Published: Jul 15, 2007

Father Y B Mangunwijaya, who died in 2001, was a noted Javanese novelist, essayist and critic. In his novel, Durga Umayi, first published in 1991, he depicts a different view of history to the standard nationalist one.

Mangunwijaya portrays the colonial regime as just one more set of authorities, with which people made self-interested arrangements. He suggests that the political commitments people made in the early 1960s were not so much deeply thought through, as heedlessly embraced, and that the violence that followed was as scattershot and arbitrary as it was devastating. Finally, he indicates that the spectacular economic growth of the later New Order years was so corrupt and unequal that it should be lamented, not praised.

This history forms the background for the novel. In the foreground is its highly ambiguous protagonist – a woman who rises from lowly origins in Central Java’s Magelang to become an immensely wealthy and corrupt entrepreneur in Jakarta. She confronts all the moral difficulties Indonesians have faced over the course of their tumultuous history and makes similar compromises. Mangunwijaya urges readers not to condemn her, but rather to appreciate her resourcefulness in a world where women, the poor and the powerless all suffer injustice, no matter how grand the rhetoric of Glorious Indonesia.

Y B Mangunwijaya translated by Ward Keeler, Durga Umayi, Singapore University Press, 2004
ISBN 997169297X p/b A$45.70

Extracted from a description of the novel by Ward Keeler (ward.keeler@mail.utexas.edu) H-SEASIA, 1 August 2005

Review: This book provides an analysis of which contemporary traditions prevalent in post-Suharto Indonesia are new or revived practices

Indonesia: an Introduction to Contemporary Traditions provides a timely, up-to-date introduction to the culture and politics of Indonesia. The book is inter-disciplinary in approach, covering history, ethnic diversity, religion, language and politics and economics.

Ian Chalmers provides an analysis of which contemporary traditions prevalent in post-Suharto Indonesia are new or revived practices. Beginning with the national motto of unity in diversity, Chalmers argues that it is only in recent years, that political life has begun to reflect this diversity. He also points to the entrenchment of centralised power during the New Order years and earlier precedents for hierarchical power. He examines the extent to which societal or top-down forces contributed to the preservation of old traditions or the creation of new traditions, such as increasing Islamic observance and radicalism, support for New Order stability, developmentalism and the rise of populist nationalism, and student protest movements.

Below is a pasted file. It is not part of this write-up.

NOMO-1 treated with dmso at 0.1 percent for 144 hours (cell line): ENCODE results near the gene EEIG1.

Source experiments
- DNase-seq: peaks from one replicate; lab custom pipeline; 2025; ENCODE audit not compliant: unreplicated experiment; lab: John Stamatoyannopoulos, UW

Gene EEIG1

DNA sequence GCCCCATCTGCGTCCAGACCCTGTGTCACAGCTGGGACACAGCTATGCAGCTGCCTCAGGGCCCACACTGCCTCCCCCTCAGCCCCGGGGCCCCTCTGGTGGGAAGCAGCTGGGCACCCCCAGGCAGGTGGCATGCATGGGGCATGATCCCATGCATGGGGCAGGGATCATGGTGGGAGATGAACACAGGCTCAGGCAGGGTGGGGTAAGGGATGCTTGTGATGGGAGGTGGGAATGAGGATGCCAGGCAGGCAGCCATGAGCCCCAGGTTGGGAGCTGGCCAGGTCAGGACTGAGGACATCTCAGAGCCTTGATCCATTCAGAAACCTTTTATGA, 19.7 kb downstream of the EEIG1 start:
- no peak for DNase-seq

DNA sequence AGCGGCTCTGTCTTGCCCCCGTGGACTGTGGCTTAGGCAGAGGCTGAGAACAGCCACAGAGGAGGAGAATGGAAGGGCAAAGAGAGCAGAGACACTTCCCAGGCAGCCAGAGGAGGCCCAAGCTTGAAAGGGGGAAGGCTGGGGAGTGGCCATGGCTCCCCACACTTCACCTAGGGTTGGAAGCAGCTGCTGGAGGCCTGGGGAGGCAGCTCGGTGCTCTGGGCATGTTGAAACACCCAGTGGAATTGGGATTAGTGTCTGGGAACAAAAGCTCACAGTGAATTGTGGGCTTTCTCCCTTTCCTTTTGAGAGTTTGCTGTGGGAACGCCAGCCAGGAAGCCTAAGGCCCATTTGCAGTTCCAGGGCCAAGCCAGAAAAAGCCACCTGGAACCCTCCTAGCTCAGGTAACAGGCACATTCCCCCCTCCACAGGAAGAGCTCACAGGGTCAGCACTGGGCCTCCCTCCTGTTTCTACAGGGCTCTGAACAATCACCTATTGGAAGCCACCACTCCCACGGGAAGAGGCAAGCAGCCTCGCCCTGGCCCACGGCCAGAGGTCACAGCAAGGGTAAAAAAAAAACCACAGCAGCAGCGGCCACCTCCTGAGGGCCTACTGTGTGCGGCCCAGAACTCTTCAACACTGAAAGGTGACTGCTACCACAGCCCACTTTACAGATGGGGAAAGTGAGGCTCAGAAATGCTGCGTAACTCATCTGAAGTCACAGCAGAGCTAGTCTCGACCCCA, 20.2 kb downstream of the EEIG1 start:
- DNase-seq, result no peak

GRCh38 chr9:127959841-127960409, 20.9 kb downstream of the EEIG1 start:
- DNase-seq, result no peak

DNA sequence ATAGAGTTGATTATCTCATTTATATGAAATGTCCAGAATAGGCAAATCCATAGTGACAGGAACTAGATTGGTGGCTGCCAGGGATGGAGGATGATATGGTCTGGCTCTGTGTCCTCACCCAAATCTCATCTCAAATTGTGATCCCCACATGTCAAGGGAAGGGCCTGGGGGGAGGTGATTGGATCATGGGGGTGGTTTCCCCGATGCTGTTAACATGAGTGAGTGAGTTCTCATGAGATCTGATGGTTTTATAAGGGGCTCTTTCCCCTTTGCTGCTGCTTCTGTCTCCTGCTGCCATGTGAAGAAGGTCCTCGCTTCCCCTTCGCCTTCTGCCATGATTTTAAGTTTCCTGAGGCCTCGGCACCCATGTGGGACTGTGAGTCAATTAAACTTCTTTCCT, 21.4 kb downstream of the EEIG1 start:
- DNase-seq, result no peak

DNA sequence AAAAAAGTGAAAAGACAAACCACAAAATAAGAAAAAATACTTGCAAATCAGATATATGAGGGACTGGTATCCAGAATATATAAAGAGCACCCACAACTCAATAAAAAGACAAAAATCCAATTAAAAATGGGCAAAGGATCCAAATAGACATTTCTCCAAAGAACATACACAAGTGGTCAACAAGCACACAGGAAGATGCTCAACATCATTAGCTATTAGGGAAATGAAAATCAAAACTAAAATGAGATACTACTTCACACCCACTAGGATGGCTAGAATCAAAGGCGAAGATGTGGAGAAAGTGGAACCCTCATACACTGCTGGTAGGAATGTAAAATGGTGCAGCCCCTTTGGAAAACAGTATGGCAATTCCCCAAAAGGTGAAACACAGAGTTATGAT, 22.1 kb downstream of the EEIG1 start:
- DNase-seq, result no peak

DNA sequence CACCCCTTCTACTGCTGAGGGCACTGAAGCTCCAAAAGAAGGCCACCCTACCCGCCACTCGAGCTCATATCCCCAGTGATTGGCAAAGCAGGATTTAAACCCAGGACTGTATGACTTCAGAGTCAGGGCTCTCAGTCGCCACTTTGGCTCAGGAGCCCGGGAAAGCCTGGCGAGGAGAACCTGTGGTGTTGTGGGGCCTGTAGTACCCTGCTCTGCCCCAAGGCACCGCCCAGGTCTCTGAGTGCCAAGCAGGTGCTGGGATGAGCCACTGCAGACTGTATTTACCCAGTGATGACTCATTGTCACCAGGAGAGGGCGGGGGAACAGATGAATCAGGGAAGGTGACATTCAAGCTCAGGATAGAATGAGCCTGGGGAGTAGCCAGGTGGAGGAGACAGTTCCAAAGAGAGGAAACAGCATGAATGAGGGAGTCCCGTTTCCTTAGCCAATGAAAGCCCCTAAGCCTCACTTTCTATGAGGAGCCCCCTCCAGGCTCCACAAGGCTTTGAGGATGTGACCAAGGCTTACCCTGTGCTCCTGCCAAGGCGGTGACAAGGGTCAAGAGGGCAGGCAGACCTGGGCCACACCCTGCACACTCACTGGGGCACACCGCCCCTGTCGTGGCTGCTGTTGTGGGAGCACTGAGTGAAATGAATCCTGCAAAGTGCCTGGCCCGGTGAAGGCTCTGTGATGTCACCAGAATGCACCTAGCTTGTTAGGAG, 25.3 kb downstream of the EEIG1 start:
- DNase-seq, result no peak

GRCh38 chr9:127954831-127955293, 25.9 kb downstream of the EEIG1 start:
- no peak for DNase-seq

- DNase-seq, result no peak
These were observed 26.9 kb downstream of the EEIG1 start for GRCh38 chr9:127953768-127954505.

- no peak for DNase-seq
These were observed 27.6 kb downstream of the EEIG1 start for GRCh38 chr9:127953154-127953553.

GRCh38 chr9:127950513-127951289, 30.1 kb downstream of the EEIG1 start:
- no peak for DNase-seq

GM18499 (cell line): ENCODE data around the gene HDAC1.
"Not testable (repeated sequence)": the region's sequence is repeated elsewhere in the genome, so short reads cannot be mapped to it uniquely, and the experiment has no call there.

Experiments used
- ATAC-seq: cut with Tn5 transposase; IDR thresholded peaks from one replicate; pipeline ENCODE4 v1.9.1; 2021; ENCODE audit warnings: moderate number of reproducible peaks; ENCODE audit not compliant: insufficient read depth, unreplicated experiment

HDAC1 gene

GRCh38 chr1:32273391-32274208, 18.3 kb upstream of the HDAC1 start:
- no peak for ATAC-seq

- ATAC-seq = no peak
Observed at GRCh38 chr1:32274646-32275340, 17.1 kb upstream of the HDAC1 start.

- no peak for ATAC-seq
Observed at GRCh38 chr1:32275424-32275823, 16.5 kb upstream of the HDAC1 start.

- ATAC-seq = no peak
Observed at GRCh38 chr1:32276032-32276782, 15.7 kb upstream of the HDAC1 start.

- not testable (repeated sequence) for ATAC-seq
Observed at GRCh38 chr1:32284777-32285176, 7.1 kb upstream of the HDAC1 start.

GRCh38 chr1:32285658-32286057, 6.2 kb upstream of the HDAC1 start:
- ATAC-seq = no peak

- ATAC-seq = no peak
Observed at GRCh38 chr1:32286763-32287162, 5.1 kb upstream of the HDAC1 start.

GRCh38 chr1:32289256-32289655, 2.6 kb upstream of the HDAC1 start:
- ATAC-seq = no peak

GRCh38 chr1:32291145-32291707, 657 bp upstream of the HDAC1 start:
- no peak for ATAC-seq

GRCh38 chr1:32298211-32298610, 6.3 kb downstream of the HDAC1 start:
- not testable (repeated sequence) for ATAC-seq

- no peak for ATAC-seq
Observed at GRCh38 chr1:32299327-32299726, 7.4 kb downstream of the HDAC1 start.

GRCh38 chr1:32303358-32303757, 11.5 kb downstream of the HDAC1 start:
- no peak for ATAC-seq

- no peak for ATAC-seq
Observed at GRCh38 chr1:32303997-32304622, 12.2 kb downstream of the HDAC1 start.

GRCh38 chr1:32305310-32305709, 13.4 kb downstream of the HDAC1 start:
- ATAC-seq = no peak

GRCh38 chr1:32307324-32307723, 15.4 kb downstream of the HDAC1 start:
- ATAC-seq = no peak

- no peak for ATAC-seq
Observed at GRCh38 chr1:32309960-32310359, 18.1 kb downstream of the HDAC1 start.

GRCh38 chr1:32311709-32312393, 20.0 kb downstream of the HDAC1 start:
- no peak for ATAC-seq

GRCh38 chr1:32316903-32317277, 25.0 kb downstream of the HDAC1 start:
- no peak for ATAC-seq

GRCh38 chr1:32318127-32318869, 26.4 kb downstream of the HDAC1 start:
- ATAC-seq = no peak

The strongest chapters are those on civil–military relations and religious life. The strengths of the work are its clear, though by no means simplistic, explanations. The book contains helpful tables, figures and maps, such as a timeline for Indonesian history, summaries of past election results and diagrams of the structures of the military and government. Teachers will find the issues for consideration provided at the end of each chapter useful.

Ian Chalmers, Indonesia: an Introduction to Contemporary Traditions, Oxford University Press, 2006 ISBN 0195515471 A$60.00

Kate McGregor (k.mcgregor@unimelb.edu.au)

Review: Susan Blackburn succeeds admirably in her analysis of how women and the state in Indonesia have engaged


Wendy Miller

In Women and the State in Modern Indonesia, Susan Blackburn succeeds admirably in her analysis of how women and the state in Indonesia have engaged with each other over the past century.

Chapter one provides an historical overview of the Indonesian women’s movement and its interaction with state gender ideologies and policies. Subsequent chapters focus on education, early marriage, citizenship, polygamy, motherhood, economic exploitation and violence. Advances made by women over the past century include improved marital position and control over conception as well as significant gains in citizenship.

Progress in addressing women’s health, violence and inequality in the workforce has, however, been disappointing. Women still suffer from high levels of anaemia, maternal mortality, abortions and reproductive tract infections.

Blackburn concludes that the women’s movement in Indonesia is weak in relation to the state and that its advances have come about in part from the traditional respect accorded to women in Indonesia as well as the support of international and donor agencies. The 1998 mass rape of Chinese women opened public discussion on violence against women.

Other agents touched on include Islam, which has, at times been supportive – such as with family planning policies – and other times undermined progress – such as with its opposition to sex education for the unmarried.

Susan Blackburn, Women and the State in Modern Indonesia, Cambridge University Press, 2005; ISBN 0521842255 h/b A$150.00

Wendy Miller (cheshirecatdioz@optusnet.com.au)

Inside Indonesia 87: Jul-Sep 2006